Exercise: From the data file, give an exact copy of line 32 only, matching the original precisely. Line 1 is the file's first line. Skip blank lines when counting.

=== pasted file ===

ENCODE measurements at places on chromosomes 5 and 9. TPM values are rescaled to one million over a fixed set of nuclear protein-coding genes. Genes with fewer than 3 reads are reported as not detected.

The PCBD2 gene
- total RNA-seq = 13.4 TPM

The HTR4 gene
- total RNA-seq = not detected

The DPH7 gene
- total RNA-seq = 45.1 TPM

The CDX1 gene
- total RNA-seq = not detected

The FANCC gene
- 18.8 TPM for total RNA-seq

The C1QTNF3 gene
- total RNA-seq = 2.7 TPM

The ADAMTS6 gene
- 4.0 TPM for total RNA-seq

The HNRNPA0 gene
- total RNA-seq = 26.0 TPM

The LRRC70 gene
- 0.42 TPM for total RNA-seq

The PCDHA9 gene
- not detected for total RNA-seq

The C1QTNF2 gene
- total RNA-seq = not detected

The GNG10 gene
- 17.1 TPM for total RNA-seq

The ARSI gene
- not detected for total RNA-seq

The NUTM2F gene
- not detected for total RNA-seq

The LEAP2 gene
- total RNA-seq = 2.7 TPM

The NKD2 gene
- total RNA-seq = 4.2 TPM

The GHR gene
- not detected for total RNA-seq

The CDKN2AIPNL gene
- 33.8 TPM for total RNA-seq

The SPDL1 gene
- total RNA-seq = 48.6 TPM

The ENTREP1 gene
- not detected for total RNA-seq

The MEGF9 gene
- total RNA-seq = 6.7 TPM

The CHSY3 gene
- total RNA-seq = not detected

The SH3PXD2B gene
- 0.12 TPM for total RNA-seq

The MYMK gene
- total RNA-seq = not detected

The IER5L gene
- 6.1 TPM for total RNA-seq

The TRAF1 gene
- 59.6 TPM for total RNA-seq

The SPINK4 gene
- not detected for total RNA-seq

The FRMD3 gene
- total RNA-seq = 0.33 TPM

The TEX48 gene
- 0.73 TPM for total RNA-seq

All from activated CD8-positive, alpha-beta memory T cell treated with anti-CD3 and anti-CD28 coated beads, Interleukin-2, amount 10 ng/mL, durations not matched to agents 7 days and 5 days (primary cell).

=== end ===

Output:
The NKD2 gene